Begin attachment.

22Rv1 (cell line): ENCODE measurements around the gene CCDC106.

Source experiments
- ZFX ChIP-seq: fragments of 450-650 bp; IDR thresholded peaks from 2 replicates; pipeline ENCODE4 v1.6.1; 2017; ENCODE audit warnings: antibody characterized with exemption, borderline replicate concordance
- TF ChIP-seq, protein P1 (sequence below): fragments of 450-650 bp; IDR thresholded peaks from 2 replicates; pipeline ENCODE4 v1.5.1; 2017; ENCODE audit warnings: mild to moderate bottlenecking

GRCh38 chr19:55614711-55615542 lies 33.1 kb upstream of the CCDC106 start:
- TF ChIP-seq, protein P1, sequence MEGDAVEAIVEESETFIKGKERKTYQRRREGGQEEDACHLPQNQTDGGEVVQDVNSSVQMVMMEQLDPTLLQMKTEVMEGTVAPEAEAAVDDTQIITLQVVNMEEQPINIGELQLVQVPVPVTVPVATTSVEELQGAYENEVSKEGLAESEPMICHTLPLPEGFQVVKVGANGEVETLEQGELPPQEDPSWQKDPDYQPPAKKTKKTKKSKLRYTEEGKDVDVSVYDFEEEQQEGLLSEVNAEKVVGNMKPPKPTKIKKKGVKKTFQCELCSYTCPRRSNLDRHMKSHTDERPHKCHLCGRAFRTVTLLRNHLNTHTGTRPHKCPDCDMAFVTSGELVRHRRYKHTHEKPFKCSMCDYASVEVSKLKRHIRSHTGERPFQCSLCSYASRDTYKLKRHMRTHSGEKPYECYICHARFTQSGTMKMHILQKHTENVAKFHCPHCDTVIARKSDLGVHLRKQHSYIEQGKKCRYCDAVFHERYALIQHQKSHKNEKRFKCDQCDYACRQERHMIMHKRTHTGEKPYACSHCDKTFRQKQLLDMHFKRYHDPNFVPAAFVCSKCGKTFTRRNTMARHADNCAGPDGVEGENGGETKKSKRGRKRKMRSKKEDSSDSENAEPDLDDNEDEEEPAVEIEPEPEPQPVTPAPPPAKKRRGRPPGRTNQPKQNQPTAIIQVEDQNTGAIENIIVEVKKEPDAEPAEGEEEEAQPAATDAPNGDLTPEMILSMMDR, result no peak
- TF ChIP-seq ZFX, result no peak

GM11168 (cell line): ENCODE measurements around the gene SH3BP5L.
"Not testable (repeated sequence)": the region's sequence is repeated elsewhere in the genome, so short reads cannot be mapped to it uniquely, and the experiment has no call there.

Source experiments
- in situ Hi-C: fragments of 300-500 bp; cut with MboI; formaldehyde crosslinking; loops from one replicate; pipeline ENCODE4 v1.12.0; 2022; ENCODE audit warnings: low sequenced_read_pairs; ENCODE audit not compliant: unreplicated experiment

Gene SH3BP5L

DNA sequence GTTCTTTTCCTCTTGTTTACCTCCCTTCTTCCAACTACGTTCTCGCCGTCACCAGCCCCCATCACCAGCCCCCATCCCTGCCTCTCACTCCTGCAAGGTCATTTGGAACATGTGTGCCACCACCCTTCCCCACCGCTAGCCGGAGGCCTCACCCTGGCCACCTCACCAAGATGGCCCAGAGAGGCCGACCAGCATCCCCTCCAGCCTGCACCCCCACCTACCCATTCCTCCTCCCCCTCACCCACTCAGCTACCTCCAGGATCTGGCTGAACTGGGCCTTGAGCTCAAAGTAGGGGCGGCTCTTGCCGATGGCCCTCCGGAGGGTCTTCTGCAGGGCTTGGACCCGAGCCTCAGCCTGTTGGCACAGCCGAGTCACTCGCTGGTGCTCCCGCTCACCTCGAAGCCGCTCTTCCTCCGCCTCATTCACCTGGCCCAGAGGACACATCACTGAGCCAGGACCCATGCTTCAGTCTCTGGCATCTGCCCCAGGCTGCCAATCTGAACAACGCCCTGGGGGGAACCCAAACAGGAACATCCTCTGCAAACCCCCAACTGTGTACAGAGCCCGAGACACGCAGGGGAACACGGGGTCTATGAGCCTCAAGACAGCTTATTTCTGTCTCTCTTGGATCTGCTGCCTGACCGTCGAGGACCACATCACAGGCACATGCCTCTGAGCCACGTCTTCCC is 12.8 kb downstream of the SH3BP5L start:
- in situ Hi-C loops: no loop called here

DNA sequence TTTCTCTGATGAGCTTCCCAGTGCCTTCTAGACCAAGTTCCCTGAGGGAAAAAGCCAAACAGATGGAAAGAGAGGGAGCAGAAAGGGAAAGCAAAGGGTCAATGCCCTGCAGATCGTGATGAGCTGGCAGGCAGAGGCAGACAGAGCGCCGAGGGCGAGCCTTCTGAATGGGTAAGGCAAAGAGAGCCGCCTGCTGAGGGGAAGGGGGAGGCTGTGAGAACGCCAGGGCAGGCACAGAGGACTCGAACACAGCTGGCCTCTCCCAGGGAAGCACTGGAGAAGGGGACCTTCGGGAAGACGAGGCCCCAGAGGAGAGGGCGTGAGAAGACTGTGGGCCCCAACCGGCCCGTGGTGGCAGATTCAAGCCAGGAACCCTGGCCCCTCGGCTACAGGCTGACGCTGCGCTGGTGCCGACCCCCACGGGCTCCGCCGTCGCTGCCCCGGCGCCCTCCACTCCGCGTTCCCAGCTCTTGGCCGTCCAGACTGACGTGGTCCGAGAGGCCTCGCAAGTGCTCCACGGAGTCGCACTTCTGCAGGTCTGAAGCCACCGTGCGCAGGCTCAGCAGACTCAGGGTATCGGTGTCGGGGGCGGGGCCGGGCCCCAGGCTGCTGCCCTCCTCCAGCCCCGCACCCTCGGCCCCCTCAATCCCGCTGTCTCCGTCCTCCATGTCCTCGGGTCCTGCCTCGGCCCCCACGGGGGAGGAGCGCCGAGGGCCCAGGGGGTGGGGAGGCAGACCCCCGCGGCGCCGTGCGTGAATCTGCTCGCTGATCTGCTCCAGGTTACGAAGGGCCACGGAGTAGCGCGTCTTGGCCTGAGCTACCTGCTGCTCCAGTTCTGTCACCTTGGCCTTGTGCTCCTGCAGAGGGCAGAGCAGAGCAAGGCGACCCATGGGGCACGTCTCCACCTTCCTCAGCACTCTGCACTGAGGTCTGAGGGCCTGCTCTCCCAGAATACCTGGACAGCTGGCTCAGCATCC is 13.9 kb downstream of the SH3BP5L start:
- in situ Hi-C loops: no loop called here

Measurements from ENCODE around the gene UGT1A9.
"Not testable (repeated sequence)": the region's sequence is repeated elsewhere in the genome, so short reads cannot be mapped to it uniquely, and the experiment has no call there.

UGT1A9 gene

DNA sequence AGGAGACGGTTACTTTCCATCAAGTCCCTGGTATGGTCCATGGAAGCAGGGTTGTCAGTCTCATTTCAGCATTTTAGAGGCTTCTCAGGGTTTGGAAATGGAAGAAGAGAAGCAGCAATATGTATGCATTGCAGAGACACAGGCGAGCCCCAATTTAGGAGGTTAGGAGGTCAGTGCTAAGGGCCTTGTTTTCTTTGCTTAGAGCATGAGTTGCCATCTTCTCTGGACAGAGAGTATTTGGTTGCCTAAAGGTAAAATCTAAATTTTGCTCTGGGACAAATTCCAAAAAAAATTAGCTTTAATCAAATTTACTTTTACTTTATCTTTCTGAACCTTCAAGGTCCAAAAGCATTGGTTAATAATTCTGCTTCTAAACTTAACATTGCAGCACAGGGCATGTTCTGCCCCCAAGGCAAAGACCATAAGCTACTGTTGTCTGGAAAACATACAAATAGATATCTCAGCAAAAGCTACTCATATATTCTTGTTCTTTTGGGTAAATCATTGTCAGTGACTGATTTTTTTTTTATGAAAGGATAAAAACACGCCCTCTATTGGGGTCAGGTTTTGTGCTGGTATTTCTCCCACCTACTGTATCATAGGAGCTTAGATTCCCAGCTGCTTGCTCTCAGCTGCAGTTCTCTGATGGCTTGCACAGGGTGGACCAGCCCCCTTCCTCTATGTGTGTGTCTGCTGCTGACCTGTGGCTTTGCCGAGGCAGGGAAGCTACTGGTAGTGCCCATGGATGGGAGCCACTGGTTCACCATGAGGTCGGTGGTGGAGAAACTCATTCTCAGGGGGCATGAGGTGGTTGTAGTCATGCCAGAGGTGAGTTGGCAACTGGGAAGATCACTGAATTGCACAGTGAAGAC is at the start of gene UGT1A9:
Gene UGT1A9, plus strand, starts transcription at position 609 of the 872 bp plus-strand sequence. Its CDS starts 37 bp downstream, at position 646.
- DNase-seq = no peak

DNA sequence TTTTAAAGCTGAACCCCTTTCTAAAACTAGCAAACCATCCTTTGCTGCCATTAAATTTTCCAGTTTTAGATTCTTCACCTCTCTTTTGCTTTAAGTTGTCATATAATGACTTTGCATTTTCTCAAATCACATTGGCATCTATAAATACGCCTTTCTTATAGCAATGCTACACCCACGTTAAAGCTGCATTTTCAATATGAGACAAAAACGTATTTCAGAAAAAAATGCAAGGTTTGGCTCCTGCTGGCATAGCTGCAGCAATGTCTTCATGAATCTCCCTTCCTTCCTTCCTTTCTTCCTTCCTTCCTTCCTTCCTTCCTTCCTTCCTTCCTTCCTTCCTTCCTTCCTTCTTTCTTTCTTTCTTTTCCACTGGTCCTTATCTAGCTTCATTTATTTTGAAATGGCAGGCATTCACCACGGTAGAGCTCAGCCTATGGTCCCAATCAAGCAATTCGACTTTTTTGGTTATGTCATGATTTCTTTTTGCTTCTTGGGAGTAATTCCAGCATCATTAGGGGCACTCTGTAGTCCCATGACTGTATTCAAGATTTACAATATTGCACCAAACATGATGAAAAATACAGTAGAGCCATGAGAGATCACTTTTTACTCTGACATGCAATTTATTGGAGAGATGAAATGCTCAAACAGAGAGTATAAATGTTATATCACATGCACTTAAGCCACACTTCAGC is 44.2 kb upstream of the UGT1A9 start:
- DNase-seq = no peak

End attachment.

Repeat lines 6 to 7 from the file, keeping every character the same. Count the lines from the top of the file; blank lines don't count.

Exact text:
- TF ChIP-seq, protein P1, sequence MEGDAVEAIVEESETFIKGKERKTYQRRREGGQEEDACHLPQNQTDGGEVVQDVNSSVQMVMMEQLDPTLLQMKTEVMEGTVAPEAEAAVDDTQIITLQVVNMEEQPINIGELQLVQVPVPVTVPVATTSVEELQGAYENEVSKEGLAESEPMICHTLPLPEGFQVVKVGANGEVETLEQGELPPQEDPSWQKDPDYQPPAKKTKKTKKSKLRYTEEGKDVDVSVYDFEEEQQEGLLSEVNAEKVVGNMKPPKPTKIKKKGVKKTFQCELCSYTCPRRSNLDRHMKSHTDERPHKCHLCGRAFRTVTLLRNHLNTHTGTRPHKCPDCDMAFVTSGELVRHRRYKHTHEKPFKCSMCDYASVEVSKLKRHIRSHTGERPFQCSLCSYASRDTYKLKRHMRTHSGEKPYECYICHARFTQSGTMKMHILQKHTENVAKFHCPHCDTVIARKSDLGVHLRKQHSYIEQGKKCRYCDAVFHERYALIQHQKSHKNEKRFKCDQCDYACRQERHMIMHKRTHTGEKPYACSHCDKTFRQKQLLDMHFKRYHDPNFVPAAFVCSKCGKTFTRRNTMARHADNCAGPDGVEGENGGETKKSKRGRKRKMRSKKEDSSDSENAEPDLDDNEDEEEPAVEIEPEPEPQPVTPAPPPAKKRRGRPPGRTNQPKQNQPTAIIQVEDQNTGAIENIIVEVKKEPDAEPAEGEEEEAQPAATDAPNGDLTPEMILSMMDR, result no peak
- TF ChIP-seq ZFX, result no peak